Posted by: maf | July 18, 2008


In case you’re a bit nervous about tomorrow — I really want to do everything to allay your fears.

First, know this. To me, giving a presentation in front of peers (fellow students or fellow workers) is a really scary thing. I’m not quite sure why. It just is – to this day, for me. For one thing, I know my colleagues well and can almost hear them “thinking” about what I’m saying – and in my mind, they are always critical. This is an illusion.

These things have helped me over the years when stage fright is a problem:

  • Set the stage according to your own terms. Arrange furniture, technology, etc. in the most conducive arrangement. For some, this means standing up, for others sitting down. You’ve noticed how I like to sit on a table – that’s to make me tall enough to see everybody and not feel like I have to shout. Seize control if this matters to you.
  • Do the tech setup ahead of time. There’s nothing worse than fumbling with opening Powerpoint files with everybody watching you struggle. Have a backup plan so that you won’t be nervous about “what if it doesn’t work?”
  • Remember that you will be teaching all of us something that we really need to know.
  • Remember that tomorrow’s event is not a competition.
  • Incorporate conversational, interactive elements if that helps deflect attention from yourself.
  • Remember to breathe. This is how I really know when I’m nervous.
  • Remember that people usually can’t tell if you’re nervous.
  • Take your time – try not to talk too fast, and if you need to pause a moment to collect your thoughts, that’s ok.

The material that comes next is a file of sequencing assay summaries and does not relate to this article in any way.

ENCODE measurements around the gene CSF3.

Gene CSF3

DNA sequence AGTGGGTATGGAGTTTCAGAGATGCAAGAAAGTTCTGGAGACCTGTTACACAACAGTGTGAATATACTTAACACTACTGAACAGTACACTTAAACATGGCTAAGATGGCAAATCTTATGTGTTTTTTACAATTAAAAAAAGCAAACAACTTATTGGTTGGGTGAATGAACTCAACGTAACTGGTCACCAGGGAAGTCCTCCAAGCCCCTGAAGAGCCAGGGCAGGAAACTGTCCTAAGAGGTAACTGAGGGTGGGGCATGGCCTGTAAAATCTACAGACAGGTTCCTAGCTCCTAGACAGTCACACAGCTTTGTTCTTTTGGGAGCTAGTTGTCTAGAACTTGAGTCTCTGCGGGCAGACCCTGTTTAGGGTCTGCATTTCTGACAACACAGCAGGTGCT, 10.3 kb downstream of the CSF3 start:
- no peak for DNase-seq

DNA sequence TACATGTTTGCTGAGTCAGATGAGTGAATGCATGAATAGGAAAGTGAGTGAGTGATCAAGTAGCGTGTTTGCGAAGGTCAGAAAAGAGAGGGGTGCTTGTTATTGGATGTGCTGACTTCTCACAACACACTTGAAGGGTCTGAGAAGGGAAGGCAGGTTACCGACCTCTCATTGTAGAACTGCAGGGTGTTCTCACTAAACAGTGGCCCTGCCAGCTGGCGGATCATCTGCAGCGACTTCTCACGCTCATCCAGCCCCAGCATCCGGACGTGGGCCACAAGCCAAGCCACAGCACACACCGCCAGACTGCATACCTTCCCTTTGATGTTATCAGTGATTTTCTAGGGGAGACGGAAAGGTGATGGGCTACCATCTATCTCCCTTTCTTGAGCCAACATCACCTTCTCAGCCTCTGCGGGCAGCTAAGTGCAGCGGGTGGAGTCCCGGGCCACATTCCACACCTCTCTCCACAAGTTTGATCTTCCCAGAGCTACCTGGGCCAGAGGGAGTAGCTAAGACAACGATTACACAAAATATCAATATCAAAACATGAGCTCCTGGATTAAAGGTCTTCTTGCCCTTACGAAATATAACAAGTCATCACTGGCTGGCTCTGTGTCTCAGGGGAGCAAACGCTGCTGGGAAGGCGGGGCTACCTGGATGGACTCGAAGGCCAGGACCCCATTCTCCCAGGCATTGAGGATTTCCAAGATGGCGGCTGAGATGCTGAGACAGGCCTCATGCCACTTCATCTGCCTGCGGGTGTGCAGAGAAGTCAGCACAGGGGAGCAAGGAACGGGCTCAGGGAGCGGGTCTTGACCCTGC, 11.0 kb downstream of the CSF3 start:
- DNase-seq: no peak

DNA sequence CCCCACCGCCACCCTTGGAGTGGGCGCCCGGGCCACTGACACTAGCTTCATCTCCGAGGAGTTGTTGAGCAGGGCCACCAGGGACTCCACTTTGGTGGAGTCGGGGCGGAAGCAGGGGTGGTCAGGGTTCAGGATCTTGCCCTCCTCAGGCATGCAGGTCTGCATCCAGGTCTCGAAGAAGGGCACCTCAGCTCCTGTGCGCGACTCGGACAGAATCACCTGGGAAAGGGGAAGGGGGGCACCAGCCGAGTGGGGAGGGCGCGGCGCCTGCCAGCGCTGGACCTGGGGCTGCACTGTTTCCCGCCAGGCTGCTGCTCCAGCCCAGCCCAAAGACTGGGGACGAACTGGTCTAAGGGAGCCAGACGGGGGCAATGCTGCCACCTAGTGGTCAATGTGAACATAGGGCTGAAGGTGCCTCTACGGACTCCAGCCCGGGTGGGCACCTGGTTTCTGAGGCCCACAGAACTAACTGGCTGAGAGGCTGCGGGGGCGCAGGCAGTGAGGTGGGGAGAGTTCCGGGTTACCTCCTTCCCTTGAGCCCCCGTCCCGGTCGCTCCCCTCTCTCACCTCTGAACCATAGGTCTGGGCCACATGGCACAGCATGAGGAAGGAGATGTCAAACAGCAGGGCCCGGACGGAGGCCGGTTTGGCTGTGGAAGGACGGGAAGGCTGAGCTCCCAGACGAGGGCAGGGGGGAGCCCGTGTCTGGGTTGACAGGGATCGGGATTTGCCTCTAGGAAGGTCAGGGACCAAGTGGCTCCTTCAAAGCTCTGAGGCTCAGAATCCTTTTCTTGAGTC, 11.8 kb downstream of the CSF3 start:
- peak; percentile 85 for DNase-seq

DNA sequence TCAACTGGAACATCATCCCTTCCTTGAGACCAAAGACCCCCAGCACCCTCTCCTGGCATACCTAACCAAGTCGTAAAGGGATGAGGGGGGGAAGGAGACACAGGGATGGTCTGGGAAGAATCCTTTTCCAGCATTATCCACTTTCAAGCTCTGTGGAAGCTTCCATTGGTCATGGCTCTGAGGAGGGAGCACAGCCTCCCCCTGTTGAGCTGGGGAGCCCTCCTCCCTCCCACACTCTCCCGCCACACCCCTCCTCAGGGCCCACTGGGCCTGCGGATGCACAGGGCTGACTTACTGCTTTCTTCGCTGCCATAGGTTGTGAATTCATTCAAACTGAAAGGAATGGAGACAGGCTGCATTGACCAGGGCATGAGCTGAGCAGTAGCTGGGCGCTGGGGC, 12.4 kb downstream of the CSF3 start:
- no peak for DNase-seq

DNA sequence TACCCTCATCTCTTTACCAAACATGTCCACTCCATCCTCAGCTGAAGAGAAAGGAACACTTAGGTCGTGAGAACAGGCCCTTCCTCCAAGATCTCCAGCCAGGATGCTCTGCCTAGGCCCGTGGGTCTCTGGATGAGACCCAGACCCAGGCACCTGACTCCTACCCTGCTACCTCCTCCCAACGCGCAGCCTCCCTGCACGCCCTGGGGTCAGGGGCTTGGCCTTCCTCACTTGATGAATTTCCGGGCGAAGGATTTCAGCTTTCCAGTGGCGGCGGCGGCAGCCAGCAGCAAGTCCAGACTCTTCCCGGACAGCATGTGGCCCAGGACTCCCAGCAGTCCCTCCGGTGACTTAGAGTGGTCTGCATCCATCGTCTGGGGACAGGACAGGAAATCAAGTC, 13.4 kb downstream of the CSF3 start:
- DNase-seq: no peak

• It’s better to be under-time than over-time. Your grade or performance is not determined by length of talking or number of words.
  • I will not sit there with a red marker in my hand. I may jot notes, but these are always to help me remember, not to “count off.”
  • While awaiting your “turn” in the audience, pay attention. This is better than stewing over what you’re going to say and becoming increasingly nervous.
  • If you’re really nervous, have a “disaster plan.”  This is a point or note that you will go to if your brain completely shuts down or you really get off track.  The musical equivalent to this is having a piece of music open on top of the organ that I could grab and easily play if the preacher faints, the wedding ring rolls under a pew, or the guest musician runs out of music before the end of communion. (All of these, and worse, have happened to me during years of musician life!)
  • Most important, have a sense of humor about all of this.

The agenda with batting order is ready. If you still want to claim a spot on the lineup, it’s not too late!

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